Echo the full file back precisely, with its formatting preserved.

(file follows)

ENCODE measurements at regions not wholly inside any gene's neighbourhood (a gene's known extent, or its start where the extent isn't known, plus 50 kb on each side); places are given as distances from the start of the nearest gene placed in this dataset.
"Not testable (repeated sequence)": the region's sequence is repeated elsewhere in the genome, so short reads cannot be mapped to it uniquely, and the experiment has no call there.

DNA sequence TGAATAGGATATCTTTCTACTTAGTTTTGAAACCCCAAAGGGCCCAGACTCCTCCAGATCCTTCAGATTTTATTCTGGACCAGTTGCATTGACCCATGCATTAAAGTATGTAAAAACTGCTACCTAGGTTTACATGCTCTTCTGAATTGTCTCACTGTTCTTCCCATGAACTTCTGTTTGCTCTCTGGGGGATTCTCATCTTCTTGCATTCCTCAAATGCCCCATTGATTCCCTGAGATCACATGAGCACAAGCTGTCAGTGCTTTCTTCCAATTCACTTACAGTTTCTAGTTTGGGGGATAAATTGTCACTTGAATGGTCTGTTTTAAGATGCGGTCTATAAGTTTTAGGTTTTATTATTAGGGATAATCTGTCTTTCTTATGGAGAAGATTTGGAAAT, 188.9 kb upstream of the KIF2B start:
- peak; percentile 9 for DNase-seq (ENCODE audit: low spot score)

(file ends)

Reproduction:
ENCODE measurements at regions not wholly inside any gene's neighbourhood (a gene's known extent, or its start where the extent isn't known, plus 50 kb on each side); places are given as distances from the start of the nearest gene placed in this dataset.
"Not testable (repeated sequence)": the region's sequence is repeated elsewhere in the genome, so short reads cannot be mapped to it uniquely, and the experiment has no call there.

DNA sequence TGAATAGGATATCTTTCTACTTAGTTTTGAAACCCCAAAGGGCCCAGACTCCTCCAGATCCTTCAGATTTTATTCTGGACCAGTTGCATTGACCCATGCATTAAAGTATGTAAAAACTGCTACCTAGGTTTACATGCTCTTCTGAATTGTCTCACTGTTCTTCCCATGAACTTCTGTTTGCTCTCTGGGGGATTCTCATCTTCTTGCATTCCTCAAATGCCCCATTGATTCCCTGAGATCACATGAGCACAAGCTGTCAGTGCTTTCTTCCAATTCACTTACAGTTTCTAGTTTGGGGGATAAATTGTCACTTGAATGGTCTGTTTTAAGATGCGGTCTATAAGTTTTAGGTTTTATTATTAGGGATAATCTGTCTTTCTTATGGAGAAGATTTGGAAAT, 188.9 kb upstream of the KIF2B start:
- peak; percentile 9 for DNase-seq (ENCODE audit: low spot score)